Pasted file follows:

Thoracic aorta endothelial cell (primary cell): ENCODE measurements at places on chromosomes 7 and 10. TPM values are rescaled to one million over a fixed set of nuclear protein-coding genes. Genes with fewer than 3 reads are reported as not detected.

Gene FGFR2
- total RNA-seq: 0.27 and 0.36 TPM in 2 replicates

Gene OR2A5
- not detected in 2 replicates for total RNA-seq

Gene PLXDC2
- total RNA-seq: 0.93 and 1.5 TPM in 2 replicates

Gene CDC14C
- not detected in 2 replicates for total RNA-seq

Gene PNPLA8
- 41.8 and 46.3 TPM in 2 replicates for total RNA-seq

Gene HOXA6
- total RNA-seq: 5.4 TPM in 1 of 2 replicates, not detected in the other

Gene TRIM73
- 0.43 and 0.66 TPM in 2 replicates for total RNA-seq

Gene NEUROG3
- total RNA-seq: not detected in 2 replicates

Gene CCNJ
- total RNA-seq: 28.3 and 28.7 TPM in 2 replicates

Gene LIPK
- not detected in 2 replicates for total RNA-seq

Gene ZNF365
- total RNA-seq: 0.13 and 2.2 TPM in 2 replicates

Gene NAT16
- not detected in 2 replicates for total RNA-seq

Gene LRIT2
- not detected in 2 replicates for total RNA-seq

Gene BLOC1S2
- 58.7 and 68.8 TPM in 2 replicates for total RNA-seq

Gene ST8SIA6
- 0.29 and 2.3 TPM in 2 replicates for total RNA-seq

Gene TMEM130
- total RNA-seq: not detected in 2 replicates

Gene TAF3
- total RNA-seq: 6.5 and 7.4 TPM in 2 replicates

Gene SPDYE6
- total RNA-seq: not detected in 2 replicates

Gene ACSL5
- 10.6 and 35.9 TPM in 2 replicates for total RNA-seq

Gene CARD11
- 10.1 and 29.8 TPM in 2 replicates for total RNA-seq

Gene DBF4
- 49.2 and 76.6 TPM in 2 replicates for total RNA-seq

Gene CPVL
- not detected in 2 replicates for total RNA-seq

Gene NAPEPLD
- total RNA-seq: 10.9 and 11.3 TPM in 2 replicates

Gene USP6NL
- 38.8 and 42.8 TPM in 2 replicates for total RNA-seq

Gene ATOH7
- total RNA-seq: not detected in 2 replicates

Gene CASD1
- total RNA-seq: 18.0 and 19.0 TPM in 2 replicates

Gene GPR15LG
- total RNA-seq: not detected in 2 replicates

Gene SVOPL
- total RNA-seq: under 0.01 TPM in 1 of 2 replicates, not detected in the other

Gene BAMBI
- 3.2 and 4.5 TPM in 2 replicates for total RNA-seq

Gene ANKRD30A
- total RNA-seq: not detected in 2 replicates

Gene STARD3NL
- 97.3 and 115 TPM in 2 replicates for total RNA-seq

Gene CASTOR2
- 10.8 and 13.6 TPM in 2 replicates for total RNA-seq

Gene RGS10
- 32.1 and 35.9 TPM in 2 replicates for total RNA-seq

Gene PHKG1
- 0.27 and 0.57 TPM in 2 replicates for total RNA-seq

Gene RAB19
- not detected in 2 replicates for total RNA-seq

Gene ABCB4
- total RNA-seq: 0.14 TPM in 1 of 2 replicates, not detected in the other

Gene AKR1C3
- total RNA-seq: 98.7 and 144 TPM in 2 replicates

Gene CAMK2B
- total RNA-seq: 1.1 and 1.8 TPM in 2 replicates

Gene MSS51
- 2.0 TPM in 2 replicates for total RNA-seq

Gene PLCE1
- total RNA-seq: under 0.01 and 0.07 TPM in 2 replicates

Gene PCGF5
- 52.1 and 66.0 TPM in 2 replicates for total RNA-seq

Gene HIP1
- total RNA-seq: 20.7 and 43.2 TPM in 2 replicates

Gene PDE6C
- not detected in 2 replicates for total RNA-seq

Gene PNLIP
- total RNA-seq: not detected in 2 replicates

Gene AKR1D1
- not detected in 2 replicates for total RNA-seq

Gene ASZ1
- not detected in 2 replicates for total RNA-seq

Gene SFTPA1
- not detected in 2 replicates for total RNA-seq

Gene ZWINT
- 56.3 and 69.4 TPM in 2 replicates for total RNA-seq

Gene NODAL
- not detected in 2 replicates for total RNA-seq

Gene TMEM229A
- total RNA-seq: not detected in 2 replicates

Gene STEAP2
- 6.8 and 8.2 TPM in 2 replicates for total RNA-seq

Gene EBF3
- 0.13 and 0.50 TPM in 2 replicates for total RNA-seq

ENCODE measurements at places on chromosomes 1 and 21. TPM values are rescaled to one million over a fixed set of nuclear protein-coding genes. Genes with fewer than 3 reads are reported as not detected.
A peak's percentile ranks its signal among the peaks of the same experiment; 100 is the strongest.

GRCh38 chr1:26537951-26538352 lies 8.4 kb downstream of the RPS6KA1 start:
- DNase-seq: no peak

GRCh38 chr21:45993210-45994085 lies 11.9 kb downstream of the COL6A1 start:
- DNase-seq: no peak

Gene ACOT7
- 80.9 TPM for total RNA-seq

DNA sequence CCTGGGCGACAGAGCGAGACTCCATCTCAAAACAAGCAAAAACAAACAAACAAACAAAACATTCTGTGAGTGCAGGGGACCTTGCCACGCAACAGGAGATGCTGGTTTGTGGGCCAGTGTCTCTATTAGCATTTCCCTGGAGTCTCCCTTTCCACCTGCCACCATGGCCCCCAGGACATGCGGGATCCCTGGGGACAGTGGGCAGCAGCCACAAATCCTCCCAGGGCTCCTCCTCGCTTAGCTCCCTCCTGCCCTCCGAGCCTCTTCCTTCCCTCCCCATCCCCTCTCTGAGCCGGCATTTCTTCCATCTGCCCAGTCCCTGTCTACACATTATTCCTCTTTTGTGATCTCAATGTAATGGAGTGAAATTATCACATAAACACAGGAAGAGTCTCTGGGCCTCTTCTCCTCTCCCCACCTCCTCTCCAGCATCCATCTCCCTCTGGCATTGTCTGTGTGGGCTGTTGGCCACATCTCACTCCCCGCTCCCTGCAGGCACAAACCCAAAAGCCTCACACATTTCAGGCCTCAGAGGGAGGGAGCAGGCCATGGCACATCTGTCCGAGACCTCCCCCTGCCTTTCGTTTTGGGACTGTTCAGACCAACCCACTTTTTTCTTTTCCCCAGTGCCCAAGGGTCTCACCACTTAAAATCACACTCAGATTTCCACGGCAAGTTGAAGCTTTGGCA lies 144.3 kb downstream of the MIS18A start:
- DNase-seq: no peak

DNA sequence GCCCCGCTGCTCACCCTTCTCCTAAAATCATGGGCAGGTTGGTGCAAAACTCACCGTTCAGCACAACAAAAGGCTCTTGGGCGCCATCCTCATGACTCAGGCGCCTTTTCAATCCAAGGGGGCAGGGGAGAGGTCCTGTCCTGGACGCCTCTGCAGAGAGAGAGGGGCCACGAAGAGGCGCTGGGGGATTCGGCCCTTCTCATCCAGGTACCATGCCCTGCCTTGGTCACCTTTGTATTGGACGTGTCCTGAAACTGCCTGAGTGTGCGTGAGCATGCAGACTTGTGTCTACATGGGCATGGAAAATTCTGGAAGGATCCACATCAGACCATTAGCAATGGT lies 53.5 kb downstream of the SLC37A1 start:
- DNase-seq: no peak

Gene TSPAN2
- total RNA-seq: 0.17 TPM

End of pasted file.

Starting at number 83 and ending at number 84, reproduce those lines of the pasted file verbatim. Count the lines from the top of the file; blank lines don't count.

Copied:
- 52.1 and 66.0 TPM in 2 replicates for total RNA-seq

Gene HIP1